Reversing financial downward spiral

Carole Kitching reflects on her management team’s drive to improve its finances.

Lewisham Southwark College reported an operating deficit of £6.7m at the end of 2014/15, as identified [by FE Week in edition 168] from the published college accounts.

This figure has long been in the public domain as it was the key driver in the widely reported organisational review at the time.

While this review succeeded in reducing pay costs by a similar amount in the short term, recruitment shortfalls at the start of 2015-16 further reduced income and again started to drive up the pay to income ratio to above sector norms.

The college has continued to make interventions in-year to reduce cost again, while at the same time taking forward plans to grow income, the only really sustainable way to break this cycle.

What follows are some personal reflections on this journey.

The college has faced significant challenges over the past three or four years and there are great ongoing challenges in reversing the downward spiral the college has found itself in.

As is almost always the case, declining quality and declining finances combined to create a perfect storm.

My role, alongside the new permanent team is to reverse that decline.

Colleges have always coped with moving goalposts, but there are times when it feels the goalposts have been removed

At the centre of the strategy is restoring the college to the heart of its communities in Lewisham and in Southwark — rebuilding confidence with improvements in teaching and learning and relevance of curriculum and re-engaging with our students, employers, parents, community groups and, of course, our boroughs.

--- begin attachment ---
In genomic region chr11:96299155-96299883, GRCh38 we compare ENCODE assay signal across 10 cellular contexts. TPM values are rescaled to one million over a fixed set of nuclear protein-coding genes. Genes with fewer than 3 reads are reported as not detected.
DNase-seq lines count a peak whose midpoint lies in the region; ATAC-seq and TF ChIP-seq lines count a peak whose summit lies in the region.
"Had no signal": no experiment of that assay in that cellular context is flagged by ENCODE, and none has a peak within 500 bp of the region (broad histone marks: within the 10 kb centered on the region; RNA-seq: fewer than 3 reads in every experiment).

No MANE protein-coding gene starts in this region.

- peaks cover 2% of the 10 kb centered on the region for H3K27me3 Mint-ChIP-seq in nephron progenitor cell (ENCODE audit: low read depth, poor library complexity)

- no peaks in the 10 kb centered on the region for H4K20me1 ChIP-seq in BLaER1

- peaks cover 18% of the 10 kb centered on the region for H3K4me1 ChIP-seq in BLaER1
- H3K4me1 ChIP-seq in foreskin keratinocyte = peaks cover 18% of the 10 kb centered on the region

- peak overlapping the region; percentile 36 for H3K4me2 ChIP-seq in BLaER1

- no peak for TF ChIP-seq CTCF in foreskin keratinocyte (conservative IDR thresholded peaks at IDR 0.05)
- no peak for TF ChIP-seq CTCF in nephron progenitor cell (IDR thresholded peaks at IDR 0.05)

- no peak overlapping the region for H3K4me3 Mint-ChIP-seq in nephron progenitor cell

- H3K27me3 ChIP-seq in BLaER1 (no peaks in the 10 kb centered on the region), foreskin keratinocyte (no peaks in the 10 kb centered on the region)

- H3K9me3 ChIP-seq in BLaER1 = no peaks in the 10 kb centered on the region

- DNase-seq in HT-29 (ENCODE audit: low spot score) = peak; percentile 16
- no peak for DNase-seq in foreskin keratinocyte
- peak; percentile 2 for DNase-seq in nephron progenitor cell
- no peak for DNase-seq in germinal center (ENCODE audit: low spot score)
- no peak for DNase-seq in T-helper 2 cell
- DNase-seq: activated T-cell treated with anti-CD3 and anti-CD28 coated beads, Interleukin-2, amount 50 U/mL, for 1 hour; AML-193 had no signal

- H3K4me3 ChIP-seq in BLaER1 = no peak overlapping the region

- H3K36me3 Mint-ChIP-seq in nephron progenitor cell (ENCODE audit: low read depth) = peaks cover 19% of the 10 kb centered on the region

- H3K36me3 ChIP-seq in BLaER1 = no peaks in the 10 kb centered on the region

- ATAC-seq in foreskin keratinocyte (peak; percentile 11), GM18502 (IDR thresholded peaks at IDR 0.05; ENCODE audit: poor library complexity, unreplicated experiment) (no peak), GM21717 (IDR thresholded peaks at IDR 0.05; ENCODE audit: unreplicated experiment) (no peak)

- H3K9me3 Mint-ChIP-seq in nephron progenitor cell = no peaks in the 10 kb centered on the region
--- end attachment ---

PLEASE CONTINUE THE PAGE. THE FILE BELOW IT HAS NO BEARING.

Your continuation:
Two Ofsted monitoring visit reports in the past seven months have provided some external validation that we are making progress.

This is not an easy task, but a very rewarding one.

By earning the right to our improving reputation, we are building up student recruitment again, the lynchpin of any successful turnaround.

Pride, of staff in doing a great job and students in their achievements and in their college, are key ingredients.

The college recently won Training Provider of the Year 2016 and one of our apprentices Apprentice of the Year in the Creative and Cultural Skills Annual Awards and the boost to morale was humbling to witness.

Reversing the fortunes of a college such as Lewisham Southwark is not for the faint hearted.

The current climate is not supportive of even the most outstanding and financially robust colleges.

While it is absolutely right that there should be scrutiny and accountability of how public money is spent, the layers of intervention for colleges in difficulties are an industry in themselves.

It is a fine balance to take the right actions, make the right interventions, keep accelerating the pace of change and be able to report on this in detail and at length to different agencies.

There are no secrets about what makes for a successful and sustainable college, no holy grail to distract us.

A strong governing board, great teaching and training, a relevant curriculum, strong recruitment resulting in good class sizes, efficient and effective deployment of staff, decision making that is centred on student need and an organisation that works holistically, not in silos, is needed.

Colleges have always coped with moving goalposts, but there are times when it feels as though the goalposts have been removed altogether and perhaps even that scoring goals is no longer the sure-fire way to win the game.

Local area reviews are a chance to fix things and redefine the sector as something the government actually wants and needs, or our last chance saloon, depending on your viewpoint.

Radical change often requires radical solutions, challenging the orthodoxy of political intervention in order to secure the opportunity to transform the life chances of our students and communities.

If you are not prepared to stand up and speak out for the rights of your students you do not deserve the privilege of leading a college.


Carole Kitching is principal of Lewisham Southwark College

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